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A significant shift in policy by credit bureaus

In addition to the health crisis created by a worldwide pandemic, many U.S. residents also experienced borderline catastrophic financial problems that resulted in a significant decline in credit scores. Debt caused by medical bills increased significantly for many who found themselves leaving hospitals with significant balances that wreaked havoc on their respective credit scores.

Troubling findings

Months of industry research led to a significant shift. The Kaiser Family Foundation found that two-thirds of medical debts result from acute medical needs that occur one time or short-term. COVID-19 fits into that category.

All three national credit reporting agencies announced that applicants pursuing motor vehicle financing, yet have unexpected medical debt, may find the path to financing a car or truck easier.

Much-needed relief

The relief provided by Equifax, Experian, and TransUnion will remove 70 percent of medical collection debt from consumer credit reports. The agencies will also provide much-needed time for consumers to work out payment plans with insurance and healthcare providers.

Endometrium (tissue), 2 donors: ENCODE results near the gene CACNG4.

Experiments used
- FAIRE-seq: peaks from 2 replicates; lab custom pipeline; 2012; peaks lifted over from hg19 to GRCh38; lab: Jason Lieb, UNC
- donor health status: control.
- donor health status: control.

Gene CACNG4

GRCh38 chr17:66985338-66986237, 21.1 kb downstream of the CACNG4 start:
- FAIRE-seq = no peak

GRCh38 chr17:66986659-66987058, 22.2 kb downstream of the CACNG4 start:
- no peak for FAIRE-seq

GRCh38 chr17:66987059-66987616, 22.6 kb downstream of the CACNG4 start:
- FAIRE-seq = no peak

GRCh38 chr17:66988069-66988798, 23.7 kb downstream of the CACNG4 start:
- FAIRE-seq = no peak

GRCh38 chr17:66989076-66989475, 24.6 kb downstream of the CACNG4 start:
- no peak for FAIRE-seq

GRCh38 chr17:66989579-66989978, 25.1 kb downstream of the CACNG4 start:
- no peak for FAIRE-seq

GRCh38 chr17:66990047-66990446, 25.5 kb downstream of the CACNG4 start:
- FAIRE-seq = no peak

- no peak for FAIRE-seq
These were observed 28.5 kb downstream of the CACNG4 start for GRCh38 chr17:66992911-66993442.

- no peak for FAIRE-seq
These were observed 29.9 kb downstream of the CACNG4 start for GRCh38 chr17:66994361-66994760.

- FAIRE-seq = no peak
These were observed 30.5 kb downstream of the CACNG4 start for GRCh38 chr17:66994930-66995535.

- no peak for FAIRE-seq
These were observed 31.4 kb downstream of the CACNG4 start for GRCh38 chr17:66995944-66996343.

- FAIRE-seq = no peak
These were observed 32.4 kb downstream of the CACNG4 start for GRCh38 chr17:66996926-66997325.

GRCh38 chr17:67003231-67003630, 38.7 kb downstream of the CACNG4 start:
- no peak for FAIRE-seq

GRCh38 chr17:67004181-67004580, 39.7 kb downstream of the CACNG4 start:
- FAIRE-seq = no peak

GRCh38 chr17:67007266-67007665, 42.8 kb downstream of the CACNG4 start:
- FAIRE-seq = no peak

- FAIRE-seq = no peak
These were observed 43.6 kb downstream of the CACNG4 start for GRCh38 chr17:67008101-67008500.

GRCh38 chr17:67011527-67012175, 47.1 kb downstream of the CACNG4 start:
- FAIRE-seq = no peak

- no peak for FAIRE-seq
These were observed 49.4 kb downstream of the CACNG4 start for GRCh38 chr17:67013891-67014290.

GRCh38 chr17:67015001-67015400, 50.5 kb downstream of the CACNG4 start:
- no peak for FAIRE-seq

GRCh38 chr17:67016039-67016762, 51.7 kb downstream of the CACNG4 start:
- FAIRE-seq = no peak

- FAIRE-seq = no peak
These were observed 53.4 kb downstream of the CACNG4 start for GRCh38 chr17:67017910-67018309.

• Instead of six months, debtors will have twelve months before their debts are reported to credit files and any subsequent collection efforts.
  • Medical debt in collections under $500 will no longer appear on credit reports by the first half of 2023.

Collectively, their goal is to emphasize personal and financial well-being and recovery while emerging from the COVID-19 crisis. The move goes into effect on July 1st.

While relief is on the way, collection agencies could double down in their aggressive pursuits of past-due debts or continue their practices following policy changes. Consumers are still entitled to protection, particularly when collectors employ “strategies” that violate established and ever-changing regulations.